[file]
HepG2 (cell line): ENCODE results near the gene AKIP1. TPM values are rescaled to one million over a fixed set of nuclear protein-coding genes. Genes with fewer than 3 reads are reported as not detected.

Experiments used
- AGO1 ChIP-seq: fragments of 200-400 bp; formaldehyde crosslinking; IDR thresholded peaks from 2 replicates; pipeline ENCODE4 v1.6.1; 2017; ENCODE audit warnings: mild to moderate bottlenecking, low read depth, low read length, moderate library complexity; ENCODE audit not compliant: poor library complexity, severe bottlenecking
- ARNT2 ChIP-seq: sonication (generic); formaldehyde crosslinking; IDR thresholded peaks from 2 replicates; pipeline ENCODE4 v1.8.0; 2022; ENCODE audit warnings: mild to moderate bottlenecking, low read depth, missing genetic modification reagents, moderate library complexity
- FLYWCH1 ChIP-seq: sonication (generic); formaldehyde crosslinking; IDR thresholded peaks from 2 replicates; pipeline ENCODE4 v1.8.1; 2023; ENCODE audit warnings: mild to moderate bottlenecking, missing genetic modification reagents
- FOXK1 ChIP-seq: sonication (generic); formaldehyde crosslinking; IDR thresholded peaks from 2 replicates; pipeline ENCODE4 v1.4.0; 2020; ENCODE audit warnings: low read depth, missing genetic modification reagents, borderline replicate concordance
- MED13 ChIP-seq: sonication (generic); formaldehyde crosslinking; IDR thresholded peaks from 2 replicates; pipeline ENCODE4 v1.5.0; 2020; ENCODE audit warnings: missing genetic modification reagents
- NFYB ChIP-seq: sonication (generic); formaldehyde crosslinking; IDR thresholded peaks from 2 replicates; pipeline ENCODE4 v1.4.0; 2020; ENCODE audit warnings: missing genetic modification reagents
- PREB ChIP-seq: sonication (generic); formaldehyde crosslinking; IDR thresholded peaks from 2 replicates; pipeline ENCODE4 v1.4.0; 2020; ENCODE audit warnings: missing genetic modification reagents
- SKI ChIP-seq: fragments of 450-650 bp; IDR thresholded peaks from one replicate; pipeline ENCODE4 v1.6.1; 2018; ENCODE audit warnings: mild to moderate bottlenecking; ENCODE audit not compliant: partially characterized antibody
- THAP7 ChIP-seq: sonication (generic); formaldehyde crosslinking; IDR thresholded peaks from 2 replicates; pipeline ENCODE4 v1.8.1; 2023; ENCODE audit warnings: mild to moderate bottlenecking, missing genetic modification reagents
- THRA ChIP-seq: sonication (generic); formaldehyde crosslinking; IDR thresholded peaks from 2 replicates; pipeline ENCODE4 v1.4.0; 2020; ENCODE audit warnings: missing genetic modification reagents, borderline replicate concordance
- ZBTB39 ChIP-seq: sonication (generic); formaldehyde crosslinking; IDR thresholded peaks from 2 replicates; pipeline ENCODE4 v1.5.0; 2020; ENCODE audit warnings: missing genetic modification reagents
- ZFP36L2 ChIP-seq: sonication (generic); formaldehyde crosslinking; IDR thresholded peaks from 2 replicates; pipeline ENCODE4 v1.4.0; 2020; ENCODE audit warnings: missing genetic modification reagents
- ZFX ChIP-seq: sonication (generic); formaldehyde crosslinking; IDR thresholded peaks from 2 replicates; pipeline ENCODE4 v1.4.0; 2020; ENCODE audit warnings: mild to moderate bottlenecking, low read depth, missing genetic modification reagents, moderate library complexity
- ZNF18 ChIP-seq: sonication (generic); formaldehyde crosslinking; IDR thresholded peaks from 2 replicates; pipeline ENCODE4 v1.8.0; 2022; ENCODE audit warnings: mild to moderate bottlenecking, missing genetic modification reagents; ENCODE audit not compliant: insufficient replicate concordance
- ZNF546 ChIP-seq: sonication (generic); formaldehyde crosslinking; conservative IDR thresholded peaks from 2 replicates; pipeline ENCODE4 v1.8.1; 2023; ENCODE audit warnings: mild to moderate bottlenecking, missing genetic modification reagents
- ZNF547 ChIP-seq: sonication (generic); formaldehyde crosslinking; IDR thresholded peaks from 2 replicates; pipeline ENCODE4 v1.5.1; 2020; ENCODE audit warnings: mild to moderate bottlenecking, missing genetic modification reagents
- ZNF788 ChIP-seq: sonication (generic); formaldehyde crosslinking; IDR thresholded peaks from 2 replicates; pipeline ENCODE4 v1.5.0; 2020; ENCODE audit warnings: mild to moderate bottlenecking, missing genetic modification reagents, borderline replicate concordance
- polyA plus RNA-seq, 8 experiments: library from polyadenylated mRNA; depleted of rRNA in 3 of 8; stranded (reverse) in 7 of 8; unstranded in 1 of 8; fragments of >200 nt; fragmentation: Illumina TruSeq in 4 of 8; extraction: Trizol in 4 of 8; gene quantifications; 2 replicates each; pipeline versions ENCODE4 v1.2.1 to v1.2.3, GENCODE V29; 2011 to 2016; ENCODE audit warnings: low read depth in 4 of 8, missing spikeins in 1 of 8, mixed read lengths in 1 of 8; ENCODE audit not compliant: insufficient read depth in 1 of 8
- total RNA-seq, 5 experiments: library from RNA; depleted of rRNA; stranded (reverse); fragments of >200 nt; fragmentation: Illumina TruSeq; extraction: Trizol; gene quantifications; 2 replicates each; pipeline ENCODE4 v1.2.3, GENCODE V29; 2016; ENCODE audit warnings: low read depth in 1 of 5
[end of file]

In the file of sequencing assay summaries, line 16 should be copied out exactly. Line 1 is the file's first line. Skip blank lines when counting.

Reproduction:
- ZNF18 ChIP-seq: sonication (generic); formaldehyde crosslinking; IDR thresholded peaks from 2 replicates; pipeline ENCODE4 v1.8.0; 2022; ENCODE audit warnings: mild to moderate bottlenecking, missing genetic modification reagents; ENCODE audit not compliant: insufficient replicate concordance